White supremacists believe in genetic ‘purity’. Science shows no such thing exists

Genetic studies show mingling between populations has been the norm throughout human history

Far-right white supremacist ideology is on the rise in Europe, North America and Australia. It appeals to a racist notion whereby many white supremacists see themselves as members of a “pure” race that is at risk of dilution and contamination.

Science does not support the idea of pure races with ancient origins. In the past few years, genetic sequencing of ancient and modern humans and related species has given us a flood of new information about how human populations have evolved.

The evidence reveals a history of ongoing genetic mingling, due to interbreeding between different populations and even species. Humans from different groups had children together, and even with Neanderthals and members of other now-extinct hominin species.

This mingling occurred constantly in the long process of human migration across the globe. Europeans inhabit one region of a large genetic continuum and are no more or less “pure” than any other population.

From Africa to the world

The genetic history of humanity begins in what we now know as Africa. The exact location (or locations) of the first anatomically modern humans is debated, but there is a consensus they lived south of the Sahara desert between 100,000 and 200,000 years ago.

A group or groups of these early humans migrated out of Africa and into the Middle East, as we now know it, some time between 50,000 and 70,000 years ago. Next, some went east into Asia while others headed west into Europe.

At some point, the wandering humans met and bred with Neanderthals. These now-extinct hominins had left Africa many thousands of years earlier.

Modern Asians and Europeans still carry genetic signatures of Neanderthals, while sub-Saharan Africans do not.

The humans that migrated east into Asia also met and bred with other extinct species of hominins, including at least two major injections of genes from a group we call Denisovans.

Early modern humans almost certainly bred with other ancient hominins as well, because interspecies breeding was likely common. The remains of a girl with a Neanderthal mother and Denisovan father have recently been discovered. Another recent study has shown some Neanderthals too carried traces of human DNA.

Genetic diversity leads to greater fitness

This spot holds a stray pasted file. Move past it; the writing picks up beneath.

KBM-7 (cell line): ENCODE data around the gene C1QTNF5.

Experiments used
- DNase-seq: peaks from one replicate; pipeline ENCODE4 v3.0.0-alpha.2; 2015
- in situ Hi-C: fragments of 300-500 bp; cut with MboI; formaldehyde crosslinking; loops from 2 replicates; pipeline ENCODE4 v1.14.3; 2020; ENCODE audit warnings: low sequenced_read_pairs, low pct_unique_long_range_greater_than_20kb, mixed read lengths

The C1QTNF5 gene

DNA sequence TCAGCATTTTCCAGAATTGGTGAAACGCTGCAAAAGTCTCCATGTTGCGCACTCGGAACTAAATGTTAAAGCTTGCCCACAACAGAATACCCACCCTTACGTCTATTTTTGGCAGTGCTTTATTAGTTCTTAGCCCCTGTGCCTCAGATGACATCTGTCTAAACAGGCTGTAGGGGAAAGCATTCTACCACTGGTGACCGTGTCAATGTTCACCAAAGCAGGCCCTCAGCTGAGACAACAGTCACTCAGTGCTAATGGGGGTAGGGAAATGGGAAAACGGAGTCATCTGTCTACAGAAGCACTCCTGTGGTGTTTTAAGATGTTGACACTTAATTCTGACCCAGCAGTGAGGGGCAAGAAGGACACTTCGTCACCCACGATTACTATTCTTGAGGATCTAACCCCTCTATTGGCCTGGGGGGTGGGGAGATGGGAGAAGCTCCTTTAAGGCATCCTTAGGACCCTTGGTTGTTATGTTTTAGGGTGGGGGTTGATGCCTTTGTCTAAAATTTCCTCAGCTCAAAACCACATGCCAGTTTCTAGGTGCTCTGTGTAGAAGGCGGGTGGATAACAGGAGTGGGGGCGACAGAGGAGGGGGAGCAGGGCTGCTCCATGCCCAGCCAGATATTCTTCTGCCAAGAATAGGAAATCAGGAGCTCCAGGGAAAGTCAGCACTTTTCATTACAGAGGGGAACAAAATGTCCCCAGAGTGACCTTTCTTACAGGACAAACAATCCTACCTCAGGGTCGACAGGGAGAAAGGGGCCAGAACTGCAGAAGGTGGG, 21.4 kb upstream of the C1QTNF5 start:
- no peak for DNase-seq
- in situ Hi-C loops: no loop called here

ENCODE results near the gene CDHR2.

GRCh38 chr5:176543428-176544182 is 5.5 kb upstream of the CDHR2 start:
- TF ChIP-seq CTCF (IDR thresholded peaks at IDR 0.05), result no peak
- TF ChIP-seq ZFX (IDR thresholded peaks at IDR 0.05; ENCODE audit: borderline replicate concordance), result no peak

Genetic diversity, as measured by a metric called heterozygosity, decreases with geographic distance from Africa. Higher heterozygosity is generally associated with greater genetic fitness for survival.

From this perspective it could be argued that, when the humans who walked away from Africa lost genetic diversity through living in small groups, they also lost genetic fitness. By the same argument, interbreeding between populations increases fitness.

In fact, Europeans probably benefited from picking up some Neanderthal DNA: these genes are thought to have diversified their immune systems and may have contributed to their lighter pigmentation.

Humans who migrated west into Europe continued to meet and breed with other human populations.

Another wave of humans from what we call Anatolia (roughly modern-day Turkey) followed the initial spread of humans into Europe. The Yamnaya population from what we now know as the Russian steppe migrated west into Europe between 3,000 and 5,000 years ago. In fact, little genetic trace remains of the first human inhabitants of Europe, as they were continually supplanted by others.

Even the Roman civilisation, considered to be one of the historical foundations of European identity, was home to great genetic variety. A recent study looked at the genomes of 127 people from 29 sites across the past 10,000 years. It found an initial wave of hunter-gatherers had been supplanted by an Anatolian population, and during the age of Imperial Rome (27 BC to 300 AD) there were significant introductions of genes from what is now Iran and the eastern Mediterranean.

Even Vikings were diverse

Blonde-haired, blue-eyed northern Europeans are considered by many white supremacists as the ideal of racial purity. They are epitomised historically by the Vikings.

However, the reality was different. A recent study of 442 human genomes from archaeological sites across Europe and Greenland found substantial ancestry from elsewhere in Europe entering Scandinavia during the Viking Age. In fact, Vikings were more likely to have dark hair than modern Scandinavians.

In short, the idea of a pure white race has no basis in genetics. Lightly pigmented skin, hair and eyes are simply an adaptation to northern European climates (and represent an inferior adaptation in equatorial regions). These features exist in a background of countless other genetic influences borrowed from many populations, old and new.

Dennis McNevin
Professor of Forensic Genetics,
University of Technology Sydney

* Published in print edition on 29 September 2020

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